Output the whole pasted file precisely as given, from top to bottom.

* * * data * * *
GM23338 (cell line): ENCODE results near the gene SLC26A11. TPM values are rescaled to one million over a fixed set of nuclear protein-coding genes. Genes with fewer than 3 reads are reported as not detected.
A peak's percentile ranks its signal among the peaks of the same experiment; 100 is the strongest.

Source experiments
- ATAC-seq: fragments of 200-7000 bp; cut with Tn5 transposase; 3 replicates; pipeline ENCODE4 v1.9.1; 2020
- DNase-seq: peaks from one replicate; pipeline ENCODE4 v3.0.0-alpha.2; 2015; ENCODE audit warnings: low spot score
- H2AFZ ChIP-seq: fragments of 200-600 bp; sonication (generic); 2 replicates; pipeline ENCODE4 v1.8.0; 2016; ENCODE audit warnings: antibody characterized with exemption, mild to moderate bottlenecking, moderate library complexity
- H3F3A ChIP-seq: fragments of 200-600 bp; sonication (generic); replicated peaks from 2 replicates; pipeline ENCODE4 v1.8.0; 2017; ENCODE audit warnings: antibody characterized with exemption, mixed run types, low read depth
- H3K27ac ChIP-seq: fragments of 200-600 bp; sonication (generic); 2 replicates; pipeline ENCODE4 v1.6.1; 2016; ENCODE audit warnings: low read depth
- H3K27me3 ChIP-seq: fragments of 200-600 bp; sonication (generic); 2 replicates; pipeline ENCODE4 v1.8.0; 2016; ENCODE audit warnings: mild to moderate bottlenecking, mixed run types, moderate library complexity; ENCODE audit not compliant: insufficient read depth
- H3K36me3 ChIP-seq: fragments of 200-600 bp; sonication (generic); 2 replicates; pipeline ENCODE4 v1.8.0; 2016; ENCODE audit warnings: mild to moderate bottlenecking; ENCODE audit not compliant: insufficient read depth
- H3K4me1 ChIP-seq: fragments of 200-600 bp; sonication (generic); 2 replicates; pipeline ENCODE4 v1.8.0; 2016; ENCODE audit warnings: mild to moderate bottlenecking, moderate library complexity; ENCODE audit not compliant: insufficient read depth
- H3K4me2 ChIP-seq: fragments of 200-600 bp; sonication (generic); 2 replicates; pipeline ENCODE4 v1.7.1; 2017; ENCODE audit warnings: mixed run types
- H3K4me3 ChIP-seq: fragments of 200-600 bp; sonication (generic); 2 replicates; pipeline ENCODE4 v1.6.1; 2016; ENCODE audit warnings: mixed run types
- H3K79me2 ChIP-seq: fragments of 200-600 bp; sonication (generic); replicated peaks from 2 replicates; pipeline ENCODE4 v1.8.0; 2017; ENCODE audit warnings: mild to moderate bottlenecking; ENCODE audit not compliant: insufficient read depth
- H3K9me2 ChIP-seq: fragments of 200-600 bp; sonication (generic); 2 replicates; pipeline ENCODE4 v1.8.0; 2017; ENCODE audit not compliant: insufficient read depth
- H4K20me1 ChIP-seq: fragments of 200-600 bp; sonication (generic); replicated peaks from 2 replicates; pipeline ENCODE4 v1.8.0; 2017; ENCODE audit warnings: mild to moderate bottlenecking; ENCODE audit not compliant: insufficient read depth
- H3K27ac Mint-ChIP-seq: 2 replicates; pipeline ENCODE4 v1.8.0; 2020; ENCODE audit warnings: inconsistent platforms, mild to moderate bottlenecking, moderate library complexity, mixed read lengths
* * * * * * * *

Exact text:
GM23338 (cell line): ENCODE results near the gene SLC26A11. TPM values are rescaled to one million over a fixed set of nuclear protein-coding genes. Genes with fewer than 3 reads are reported as not detected.
A peak's percentile ranks its signal among the peaks of the same experiment; 100 is the strongest.

Source experiments
- ATAC-seq: fragments of 200-7000 bp; cut with Tn5 transposase; 3 replicates; pipeline ENCODE4 v1.9.1; 2020
- DNase-seq: peaks from one replicate; pipeline ENCODE4 v3.0.0-alpha.2; 2015; ENCODE audit warnings: low spot score
- H2AFZ ChIP-seq: fragments of 200-600 bp; sonication (generic); 2 replicates; pipeline ENCODE4 v1.8.0; 2016; ENCODE audit warnings: antibody characterized with exemption, mild to moderate bottlenecking, moderate library complexity
- H3F3A ChIP-seq: fragments of 200-600 bp; sonication (generic); replicated peaks from 2 replicates; pipeline ENCODE4 v1.8.0; 2017; ENCODE audit warnings: antibody characterized with exemption, mixed run types, low read depth
- H3K27ac ChIP-seq: fragments of 200-600 bp; sonication (generic); 2 replicates; pipeline ENCODE4 v1.6.1; 2016; ENCODE audit warnings: low read depth
- H3K27me3 ChIP-seq: fragments of 200-600 bp; sonication (generic); 2 replicates; pipeline ENCODE4 v1.8.0; 2016; ENCODE audit warnings: mild to moderate bottlenecking, mixed run types, moderate library complexity; ENCODE audit not compliant: insufficient read depth
- H3K36me3 ChIP-seq: fragments of 200-600 bp; sonication (generic); 2 replicates; pipeline ENCODE4 v1.8.0; 2016; ENCODE audit warnings: mild to moderate bottlenecking; ENCODE audit not compliant: insufficient read depth
- H3K4me1 ChIP-seq: fragments of 200-600 bp; sonication (generic); 2 replicates; pipeline ENCODE4 v1.8.0; 2016; ENCODE audit warnings: mild to moderate bottlenecking, moderate library complexity; ENCODE audit not compliant: insufficient read depth
- H3K4me2 ChIP-seq: fragments of 200-600 bp; sonication (generic); 2 replicates; pipeline ENCODE4 v1.7.1; 2017; ENCODE audit warnings: mixed run types
- H3K4me3 ChIP-seq: fragments of 200-600 bp; sonication (generic); 2 replicates; pipeline ENCODE4 v1.6.1; 2016; ENCODE audit warnings: mixed run types
- H3K79me2 ChIP-seq: fragments of 200-600 bp; sonication (generic); replicated peaks from 2 replicates; pipeline ENCODE4 v1.8.0; 2017; ENCODE audit warnings: mild to moderate bottlenecking; ENCODE audit not compliant: insufficient read depth
- H3K9me2 ChIP-seq: fragments of 200-600 bp; sonication (generic); 2 replicates; pipeline ENCODE4 v1.8.0; 2017; ENCODE audit not compliant: insufficient read depth
- H4K20me1 ChIP-seq: fragments of 200-600 bp; sonication (generic); replicated peaks from 2 replicates; pipeline ENCODE4 v1.8.0; 2017; ENCODE audit warnings: mild to moderate bottlenecking; ENCODE audit not compliant: insufficient read depth
- H3K27ac Mint-ChIP-seq: 2 replicates; pipeline ENCODE4 v1.8.0; 2020; ENCODE audit warnings: inconsistent platforms, mild to moderate bottlenecking, moderate library complexity, mixed read lengths